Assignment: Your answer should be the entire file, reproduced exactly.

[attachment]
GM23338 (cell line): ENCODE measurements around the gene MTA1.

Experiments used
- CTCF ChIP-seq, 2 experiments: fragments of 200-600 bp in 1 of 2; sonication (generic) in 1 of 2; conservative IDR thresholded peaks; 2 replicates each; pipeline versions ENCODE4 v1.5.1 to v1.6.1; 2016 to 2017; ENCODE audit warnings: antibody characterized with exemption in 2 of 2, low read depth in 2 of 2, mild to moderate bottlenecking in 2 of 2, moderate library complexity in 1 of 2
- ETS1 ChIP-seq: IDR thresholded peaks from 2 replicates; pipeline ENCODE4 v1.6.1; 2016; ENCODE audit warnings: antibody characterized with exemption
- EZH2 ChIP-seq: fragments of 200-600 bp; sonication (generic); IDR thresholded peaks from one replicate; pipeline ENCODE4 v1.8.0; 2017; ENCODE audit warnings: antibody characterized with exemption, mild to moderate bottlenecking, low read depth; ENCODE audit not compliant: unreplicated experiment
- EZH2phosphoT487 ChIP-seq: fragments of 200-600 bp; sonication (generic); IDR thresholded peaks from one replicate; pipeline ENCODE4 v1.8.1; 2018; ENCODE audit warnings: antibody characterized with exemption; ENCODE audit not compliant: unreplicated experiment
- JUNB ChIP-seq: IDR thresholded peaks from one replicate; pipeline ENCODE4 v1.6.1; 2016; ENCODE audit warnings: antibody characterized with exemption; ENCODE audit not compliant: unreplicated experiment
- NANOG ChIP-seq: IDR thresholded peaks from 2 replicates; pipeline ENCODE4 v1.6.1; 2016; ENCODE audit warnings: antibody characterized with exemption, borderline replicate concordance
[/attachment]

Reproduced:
GM23338 (cell line): ENCODE measurements around the gene MTA1.

Experiments used
- CTCF ChIP-seq, 2 experiments: fragments of 200-600 bp in 1 of 2; sonication (generic) in 1 of 2; conservative IDR thresholded peaks; 2 replicates each; pipeline versions ENCODE4 v1.5.1 to v1.6.1; 2016 to 2017; ENCODE audit warnings: antibody characterized with exemption in 2 of 2, low read depth in 2 of 2, mild to moderate bottlenecking in 2 of 2, moderate library complexity in 1 of 2
- ETS1 ChIP-seq: IDR thresholded peaks from 2 replicates; pipeline ENCODE4 v1.6.1; 2016; ENCODE audit warnings: antibody characterized with exemption
- EZH2 ChIP-seq: fragments of 200-600 bp; sonication (generic); IDR thresholded peaks from one replicate; pipeline ENCODE4 v1.8.0; 2017; ENCODE audit warnings: antibody characterized with exemption, mild to moderate bottlenecking, low read depth; ENCODE audit not compliant: unreplicated experiment
- EZH2phosphoT487 ChIP-seq: fragments of 200-600 bp; sonication (generic); IDR thresholded peaks from one replicate; pipeline ENCODE4 v1.8.1; 2018; ENCODE audit warnings: antibody characterized with exemption; ENCODE audit not compliant: unreplicated experiment
- JUNB ChIP-seq: IDR thresholded peaks from one replicate; pipeline ENCODE4 v1.6.1; 2016; ENCODE audit warnings: antibody characterized with exemption; ENCODE audit not compliant: unreplicated experiment
- NANOG ChIP-seq: IDR thresholded peaks from 2 replicates; pipeline ENCODE4 v1.6.1; 2016; ENCODE audit warnings: antibody characterized with exemption, borderline replicate concordance